Review on Airline Reservation Systems

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  • Topic: Computer reservations system, Sabre, KIU System
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  • Published : December 27, 2012
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CHAPTER TWO
LITERATURE REVIEW

2.1 INTRODUCTION
IA Web International defines a computer reservations system (or central reservation system) (CRS) as a computerized system used to store and retrieve information and conduct transactions related to air travel. Originally designed and operated by airlines, CRSes were later extended for the use of travel agencies. Major CRS operations that book and sell tickets for multiple airlines are known as global distribution systems (GDS). Airlines have divested most of their direct holdings to dedicated GDS companies, who make their systems accessible to consumers through Internet gateways. Modern GDSes typically allow users to book hotel rooms and rental cars as well as airline tickets. They also provide access to railway reservations and bus reservations in some markets although these are not always integrated with the main system (Samipatra, 2003). This paper will seek to thoroughly cover reviews on the topic of automated airline reservation systems.

2. HISTORY OF COMPUTER RESERVATION SYSTEMS
In 1946, American Airlines installed the first automated booking system, the experimental electromechanical Reservisor. A newer machine with temporary storage based on a magnetic drum, the Magnetronic Reservisor, soon followed. This system proved successful, and was soon being used by several airlines, as well as Sheraton Hotels and Goodyear for inventory control. It was seriously hampered by the need for local human operators to do the actual lookups; ticketing agents would have to call a booking office, whose operators would direct a small team operating the Reservisor and then read the results over the telephone. There was no way for agents to directly query the system.common law, while civil law jurisdictions refer instead to immovable property (Winston, 1995). In 1953, Trans-Canada Airlines (TCA) started investigating a computer-based system with remote terminals, testing one design on the University of Toronto's Manchester Mark 1 machine that summer. Though successful, the researchers found that input and output was a major problem. Ferranti Canada became involved in the project and suggested a new system using punched cards and a transistorized computer in place of the unreliable tube-based Mark I. The resulting system, ReserVec, started operation in 1962, and took over all booking operations in January 1963. Terminals were placed in all of TCA's ticketing offices, allowing all queries and bookings to complete in about one second with no remote operators needed In 1953, American Airlines CEO C. R. Smith chanced to sit next to R. Blair Smith, a senior IBM sales representative, on a flight from Los Angeles to New York. C.R. invited Blair to visit their Reservisor system and look for ways that IBM could improve the system. Blair alerted Thomas Watson Jr. that American was interested in a major collaboration, and a series of low-level studies started. Their idea of an automated Airline Reservation System (ARS) resulted in a 1959 venture known as the Semi-Automatic Business Research Environment (SABRE), launched the following year. By the time the network was completed in December 1964, it was the largest civil data processing system in the world. European airlines also began to invest in the field in the 1980s initially by deploying their own reservations systems in their homeland, propelled by growth in demand for travel as well as technological advances which allowed GDSes to offer ever-increasing services and searching power (Wardell, 1991).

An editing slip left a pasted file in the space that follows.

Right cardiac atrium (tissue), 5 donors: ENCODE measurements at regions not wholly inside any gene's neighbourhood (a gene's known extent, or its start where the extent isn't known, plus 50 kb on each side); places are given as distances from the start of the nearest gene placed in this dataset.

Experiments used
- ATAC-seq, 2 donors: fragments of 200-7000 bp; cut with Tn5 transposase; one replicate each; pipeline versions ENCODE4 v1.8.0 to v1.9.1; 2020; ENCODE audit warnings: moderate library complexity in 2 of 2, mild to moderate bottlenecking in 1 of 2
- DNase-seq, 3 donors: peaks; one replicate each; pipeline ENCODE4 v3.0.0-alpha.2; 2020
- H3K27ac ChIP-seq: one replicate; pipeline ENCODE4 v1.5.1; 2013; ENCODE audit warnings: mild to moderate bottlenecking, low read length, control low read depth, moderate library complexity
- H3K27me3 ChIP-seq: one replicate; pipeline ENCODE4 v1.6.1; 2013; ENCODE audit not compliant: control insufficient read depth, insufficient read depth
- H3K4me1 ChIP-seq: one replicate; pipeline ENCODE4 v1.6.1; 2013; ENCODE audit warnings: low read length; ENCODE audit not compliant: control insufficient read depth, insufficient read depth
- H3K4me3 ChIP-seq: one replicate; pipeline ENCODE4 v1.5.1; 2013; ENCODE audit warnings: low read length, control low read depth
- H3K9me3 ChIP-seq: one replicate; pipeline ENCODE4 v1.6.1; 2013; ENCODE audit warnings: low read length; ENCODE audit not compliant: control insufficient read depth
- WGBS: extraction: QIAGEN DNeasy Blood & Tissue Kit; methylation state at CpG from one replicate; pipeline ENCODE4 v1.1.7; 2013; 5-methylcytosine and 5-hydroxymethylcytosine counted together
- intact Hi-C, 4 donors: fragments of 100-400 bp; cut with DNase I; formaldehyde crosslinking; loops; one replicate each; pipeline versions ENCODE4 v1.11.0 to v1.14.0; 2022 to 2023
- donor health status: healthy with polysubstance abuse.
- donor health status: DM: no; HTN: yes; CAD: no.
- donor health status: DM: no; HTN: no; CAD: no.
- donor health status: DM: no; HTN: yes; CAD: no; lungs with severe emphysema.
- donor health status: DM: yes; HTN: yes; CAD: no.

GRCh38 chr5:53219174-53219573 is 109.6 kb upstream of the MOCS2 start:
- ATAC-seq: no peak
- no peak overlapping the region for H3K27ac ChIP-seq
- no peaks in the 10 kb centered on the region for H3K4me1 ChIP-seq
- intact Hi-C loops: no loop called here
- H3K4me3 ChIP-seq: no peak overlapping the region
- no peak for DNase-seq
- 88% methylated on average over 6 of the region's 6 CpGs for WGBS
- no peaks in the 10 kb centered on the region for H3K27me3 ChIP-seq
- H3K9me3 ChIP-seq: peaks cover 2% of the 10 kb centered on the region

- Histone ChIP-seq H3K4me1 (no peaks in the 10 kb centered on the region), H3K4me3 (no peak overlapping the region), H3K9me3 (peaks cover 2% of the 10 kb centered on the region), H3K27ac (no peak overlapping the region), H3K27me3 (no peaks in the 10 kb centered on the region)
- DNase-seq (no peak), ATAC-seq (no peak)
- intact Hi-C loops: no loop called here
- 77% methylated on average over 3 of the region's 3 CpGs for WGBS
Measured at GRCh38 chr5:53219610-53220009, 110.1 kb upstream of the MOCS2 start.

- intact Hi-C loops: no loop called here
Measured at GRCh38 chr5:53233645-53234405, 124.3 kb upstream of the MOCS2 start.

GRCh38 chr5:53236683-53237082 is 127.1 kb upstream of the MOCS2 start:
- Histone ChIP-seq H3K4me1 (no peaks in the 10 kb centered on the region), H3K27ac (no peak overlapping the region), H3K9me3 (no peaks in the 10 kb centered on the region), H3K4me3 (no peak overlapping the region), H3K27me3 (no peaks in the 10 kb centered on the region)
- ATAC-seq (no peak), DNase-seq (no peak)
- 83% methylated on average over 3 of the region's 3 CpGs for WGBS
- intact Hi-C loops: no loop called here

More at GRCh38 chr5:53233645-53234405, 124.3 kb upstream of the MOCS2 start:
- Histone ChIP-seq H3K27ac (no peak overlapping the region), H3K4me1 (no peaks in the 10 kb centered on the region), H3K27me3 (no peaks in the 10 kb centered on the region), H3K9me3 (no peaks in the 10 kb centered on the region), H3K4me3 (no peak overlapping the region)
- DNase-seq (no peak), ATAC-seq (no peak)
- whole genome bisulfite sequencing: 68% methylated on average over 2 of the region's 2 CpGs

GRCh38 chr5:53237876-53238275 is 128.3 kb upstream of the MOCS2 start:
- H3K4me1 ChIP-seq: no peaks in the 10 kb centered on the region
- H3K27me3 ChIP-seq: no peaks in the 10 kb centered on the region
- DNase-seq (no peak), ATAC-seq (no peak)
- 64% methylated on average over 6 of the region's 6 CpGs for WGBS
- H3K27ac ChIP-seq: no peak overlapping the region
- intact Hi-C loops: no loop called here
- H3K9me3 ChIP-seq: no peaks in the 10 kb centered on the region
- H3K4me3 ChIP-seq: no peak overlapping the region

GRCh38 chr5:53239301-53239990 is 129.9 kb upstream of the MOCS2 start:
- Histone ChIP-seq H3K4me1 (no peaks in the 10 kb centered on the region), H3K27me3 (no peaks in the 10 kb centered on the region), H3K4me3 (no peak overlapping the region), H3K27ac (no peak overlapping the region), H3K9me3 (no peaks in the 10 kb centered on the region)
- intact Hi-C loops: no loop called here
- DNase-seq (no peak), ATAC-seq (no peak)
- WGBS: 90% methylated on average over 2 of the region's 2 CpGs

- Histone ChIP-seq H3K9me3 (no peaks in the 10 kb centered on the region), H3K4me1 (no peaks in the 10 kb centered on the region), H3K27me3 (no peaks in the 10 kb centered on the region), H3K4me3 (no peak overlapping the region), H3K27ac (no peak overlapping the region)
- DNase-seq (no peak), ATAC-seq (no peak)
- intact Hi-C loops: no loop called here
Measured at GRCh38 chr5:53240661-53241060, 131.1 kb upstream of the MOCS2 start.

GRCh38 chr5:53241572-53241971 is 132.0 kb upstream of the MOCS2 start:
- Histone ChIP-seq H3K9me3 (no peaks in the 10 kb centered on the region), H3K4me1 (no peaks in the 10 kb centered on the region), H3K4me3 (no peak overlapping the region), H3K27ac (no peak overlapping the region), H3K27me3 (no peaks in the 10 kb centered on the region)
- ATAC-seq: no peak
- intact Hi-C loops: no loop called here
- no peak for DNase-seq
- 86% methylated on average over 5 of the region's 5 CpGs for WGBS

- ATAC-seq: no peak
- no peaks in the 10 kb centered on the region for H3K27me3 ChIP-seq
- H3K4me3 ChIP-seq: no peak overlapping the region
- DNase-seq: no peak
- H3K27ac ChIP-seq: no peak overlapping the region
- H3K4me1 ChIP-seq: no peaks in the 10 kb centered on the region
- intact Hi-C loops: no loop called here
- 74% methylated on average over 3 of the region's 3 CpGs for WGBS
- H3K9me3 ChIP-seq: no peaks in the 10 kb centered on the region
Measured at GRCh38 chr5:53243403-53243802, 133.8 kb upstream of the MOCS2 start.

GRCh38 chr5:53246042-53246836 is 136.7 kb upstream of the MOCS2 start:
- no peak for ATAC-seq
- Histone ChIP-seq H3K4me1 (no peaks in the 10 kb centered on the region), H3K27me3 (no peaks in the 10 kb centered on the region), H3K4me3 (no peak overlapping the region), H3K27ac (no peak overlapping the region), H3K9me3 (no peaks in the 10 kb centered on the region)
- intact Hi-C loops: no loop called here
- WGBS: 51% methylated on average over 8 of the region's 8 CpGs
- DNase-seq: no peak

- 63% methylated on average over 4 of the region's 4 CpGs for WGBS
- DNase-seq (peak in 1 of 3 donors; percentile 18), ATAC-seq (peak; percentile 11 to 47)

3. AIR LINE RESERVATION SYSTEM
An airline reservation system is part of the so-called passenger service systems (PSS), which are applications supporting the direct contact with the passenger (Strauss, 2010). The airline reservations system (ARS) was one of the earliest changes to improve efficiency. ARS eventually evolved into the computer reservations...
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